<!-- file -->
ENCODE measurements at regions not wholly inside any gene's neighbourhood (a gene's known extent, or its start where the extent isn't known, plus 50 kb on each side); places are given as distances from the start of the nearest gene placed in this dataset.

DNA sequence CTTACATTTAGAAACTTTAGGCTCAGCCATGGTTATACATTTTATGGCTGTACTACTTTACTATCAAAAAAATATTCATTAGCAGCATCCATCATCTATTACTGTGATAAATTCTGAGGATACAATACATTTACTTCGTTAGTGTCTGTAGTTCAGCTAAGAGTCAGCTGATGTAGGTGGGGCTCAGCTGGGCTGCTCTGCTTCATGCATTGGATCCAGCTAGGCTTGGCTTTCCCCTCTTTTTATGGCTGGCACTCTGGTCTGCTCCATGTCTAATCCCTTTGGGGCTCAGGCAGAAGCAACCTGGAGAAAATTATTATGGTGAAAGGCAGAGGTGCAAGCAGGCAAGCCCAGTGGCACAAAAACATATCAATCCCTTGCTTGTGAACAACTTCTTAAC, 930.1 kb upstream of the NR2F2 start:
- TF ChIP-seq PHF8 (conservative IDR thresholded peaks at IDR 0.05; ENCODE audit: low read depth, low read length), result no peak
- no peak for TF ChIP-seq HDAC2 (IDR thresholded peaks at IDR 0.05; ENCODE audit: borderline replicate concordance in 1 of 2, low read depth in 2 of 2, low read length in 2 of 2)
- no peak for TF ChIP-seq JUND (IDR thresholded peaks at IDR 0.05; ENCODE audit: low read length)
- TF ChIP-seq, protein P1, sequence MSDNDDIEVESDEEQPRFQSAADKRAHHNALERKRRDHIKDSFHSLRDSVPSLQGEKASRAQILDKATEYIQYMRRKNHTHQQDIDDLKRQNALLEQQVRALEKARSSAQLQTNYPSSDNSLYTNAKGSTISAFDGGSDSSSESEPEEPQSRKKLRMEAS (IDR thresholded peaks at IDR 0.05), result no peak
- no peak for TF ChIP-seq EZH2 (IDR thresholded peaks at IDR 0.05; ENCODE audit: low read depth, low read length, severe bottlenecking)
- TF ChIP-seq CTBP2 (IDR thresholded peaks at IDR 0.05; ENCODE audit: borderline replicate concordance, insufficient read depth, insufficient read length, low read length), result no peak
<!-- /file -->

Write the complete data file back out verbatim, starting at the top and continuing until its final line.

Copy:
ENCODE measurements at regions not wholly inside any gene's neighbourhood (a gene's known extent, or its start where the extent isn't known, plus 50 kb on each side); places are given as distances from the start of the nearest gene placed in this dataset.

DNA sequence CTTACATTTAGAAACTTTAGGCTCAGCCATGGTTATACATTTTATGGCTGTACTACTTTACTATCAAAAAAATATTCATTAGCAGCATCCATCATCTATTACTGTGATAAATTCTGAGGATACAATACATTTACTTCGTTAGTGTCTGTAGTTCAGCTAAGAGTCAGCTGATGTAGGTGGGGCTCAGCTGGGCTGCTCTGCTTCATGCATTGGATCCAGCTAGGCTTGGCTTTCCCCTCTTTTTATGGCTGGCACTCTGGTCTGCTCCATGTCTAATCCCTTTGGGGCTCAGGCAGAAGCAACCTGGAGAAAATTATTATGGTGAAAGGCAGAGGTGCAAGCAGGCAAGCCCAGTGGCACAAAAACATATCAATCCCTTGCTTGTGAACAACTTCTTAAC, 930.1 kb upstream of the NR2F2 start:
- TF ChIP-seq PHF8 (conservative IDR thresholded peaks at IDR 0.05; ENCODE audit: low read depth, low read length), result no peak
- no peak for TF ChIP-seq HDAC2 (IDR thresholded peaks at IDR 0.05; ENCODE audit: borderline replicate concordance in 1 of 2, low read depth in 2 of 2, low read length in 2 of 2)
- no peak for TF ChIP-seq JUND (IDR thresholded peaks at IDR 0.05; ENCODE audit: low read length)
- TF ChIP-seq, protein P1, sequence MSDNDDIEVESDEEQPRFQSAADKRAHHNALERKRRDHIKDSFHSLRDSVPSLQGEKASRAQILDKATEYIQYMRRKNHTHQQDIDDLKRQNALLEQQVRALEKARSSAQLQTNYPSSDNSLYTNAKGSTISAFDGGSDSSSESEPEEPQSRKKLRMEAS (IDR thresholded peaks at IDR 0.05), result no peak
- no peak for TF ChIP-seq EZH2 (IDR thresholded peaks at IDR 0.05; ENCODE audit: low read depth, low read length, severe bottlenecking)
- TF ChIP-seq CTBP2 (IDR thresholded peaks at IDR 0.05; ENCODE audit: borderline replicate concordance, insufficient read depth, insufficient read length, low read length), result no peak